Single-Phase PWM Inverter
This example shows the operation of a single-phase PWM inverter.
The system consists of two independent circuits illustrating single-phase PWM voltage-sourced inverters.
The Half-Bridge Converter block and the Full-Bridge converter block are modeling simplified model of an IGBT/Diode pair where the forward voltages of the forced-commutated device and diode are ignored.
The converters are controlled in open loop with the PWM Generator blocks. The two circuits use the same DC voltage (Vdc = 400V), carrier frequency (1620 Hz) and modulation index (m = 0.8).
In order to allow further signal processing, signals displayed on the Scope block are stored in a variable named ScopeDataForFFT, in structure with time format.
Run the simulation and observe the current into the loads and the voltage generated by the PWM inverters.
Once the simulation is completed, open the Powergui and select FFT Analysis to display the 0 - 5000 Hz frequency spectrum of signals saved in the ScopeDataForFFT structure. The FFT will be performed on a 2-cycle window starting at t = 0.07 - 2/60 (last 2 cycles of recording). Click on Display and observe the frequency spectrum of last 2 cycles.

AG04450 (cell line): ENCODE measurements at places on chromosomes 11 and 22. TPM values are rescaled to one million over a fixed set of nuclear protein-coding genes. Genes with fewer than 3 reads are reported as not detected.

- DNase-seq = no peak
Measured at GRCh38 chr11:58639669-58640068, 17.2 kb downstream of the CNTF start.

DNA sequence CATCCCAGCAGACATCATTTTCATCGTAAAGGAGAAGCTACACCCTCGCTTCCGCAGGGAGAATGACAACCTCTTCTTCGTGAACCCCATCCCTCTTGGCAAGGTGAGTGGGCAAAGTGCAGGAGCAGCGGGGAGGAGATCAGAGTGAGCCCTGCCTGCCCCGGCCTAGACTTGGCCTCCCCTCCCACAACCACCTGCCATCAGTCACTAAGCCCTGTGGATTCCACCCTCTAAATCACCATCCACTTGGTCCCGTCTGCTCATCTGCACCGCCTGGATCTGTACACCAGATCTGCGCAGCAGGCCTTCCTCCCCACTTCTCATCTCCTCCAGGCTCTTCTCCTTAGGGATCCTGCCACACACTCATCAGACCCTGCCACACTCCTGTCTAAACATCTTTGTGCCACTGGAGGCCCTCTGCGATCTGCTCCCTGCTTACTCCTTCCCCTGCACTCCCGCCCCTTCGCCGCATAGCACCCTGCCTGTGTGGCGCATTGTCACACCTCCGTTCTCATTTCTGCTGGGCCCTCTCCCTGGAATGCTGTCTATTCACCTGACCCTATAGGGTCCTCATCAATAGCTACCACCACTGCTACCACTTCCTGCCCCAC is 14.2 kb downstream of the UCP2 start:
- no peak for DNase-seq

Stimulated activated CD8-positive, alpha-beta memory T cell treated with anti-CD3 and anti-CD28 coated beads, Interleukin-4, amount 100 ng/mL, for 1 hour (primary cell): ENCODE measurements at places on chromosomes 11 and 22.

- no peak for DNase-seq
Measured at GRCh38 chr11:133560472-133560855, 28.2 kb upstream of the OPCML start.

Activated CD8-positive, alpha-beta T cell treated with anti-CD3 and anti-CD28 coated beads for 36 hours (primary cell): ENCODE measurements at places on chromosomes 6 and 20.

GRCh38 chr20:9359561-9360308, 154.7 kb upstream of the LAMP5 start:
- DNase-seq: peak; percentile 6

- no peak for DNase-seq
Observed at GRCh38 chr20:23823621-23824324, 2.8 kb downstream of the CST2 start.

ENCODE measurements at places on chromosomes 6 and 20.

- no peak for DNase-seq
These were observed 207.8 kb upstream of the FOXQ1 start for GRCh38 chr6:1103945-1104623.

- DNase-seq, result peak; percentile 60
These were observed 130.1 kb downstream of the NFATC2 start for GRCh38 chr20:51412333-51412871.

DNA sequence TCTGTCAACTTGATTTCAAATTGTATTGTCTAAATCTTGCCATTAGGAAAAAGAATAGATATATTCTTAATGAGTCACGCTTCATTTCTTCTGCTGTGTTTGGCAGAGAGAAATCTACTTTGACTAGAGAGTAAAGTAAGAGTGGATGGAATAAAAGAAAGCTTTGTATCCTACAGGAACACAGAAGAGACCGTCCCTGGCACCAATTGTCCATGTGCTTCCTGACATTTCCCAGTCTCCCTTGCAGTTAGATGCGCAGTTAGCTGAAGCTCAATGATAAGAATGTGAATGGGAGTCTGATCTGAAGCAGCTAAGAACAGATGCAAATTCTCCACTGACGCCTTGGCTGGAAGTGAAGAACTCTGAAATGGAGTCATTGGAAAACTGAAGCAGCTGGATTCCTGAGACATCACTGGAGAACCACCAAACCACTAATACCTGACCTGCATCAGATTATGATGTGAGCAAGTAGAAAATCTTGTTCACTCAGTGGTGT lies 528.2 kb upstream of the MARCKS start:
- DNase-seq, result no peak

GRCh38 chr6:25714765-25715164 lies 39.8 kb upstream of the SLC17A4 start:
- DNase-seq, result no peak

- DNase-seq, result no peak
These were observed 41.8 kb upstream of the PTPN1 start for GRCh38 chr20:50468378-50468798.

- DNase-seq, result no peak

The fundamental component of V inverter is displayed above the spectrum window. Compare the magnitude of the fundamental component of the inverter voltage with the theoretical values given in the circuit. Compare also the harmonic contents in the inverter voltage.
The half-bridge inverter generates a bipolar voltage (-200V or +200V). Harmonics occur around the carrier frequency (1620 Hz +- k*60 Hz), with a maximum of 103% at 1620 Hz.
The full-bridge inverter generates a monopolar voltage varying between 0 and +400V for one half cycle and then between 0 and -400V for the next half cycle. For the same DC voltage and modulation index, the fundamental component magnitude is twice the value obtained with the half-bridge. Harmonics generated by the full-bridge are lower and they appear at twice the carrier frequency (maximum of 40% at 2*1620+-60 Hz). As a result, the current obtained with the full-bridge is smoother.